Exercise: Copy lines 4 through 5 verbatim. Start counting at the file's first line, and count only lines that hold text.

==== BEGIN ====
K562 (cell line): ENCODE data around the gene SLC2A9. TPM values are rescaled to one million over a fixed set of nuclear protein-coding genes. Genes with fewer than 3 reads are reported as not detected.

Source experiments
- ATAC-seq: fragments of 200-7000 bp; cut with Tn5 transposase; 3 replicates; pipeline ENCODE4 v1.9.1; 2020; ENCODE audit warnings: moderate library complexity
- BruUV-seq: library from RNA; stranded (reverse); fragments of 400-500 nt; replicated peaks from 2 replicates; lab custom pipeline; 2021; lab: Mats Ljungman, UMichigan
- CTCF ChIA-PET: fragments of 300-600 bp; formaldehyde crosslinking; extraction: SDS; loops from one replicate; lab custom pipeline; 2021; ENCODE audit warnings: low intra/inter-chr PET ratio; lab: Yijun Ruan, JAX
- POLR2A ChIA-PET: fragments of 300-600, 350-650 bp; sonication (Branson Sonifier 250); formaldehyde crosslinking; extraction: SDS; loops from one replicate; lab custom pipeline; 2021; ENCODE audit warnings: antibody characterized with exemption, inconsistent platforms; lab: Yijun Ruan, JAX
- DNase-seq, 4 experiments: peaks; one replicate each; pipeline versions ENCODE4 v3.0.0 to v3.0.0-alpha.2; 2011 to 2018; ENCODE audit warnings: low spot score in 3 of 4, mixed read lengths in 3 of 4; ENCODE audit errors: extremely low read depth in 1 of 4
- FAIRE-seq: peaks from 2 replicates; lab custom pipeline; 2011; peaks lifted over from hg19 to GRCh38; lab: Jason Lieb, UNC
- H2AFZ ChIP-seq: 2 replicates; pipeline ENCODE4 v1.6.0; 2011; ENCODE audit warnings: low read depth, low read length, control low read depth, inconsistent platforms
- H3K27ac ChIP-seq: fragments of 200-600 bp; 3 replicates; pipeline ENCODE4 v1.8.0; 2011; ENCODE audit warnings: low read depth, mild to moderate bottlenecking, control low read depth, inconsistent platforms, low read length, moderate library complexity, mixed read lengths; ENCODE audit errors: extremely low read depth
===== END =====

- BruUV-seq: library from RNA; stranded (reverse); fragments of 400-500 nt; replicated peaks from 2 replicates; lab custom pipeline; 2021; lab: Mats Ljungman, UMichigan
- CTCF ChIA-PET: fragments of 300-600 bp; formaldehyde crosslinking; extraction: SDS; loops from one replicate; lab custom pipeline; 2021; ENCODE audit warnings: low intra/inter-chr PET ratio; lab: Yijun Ruan, JAX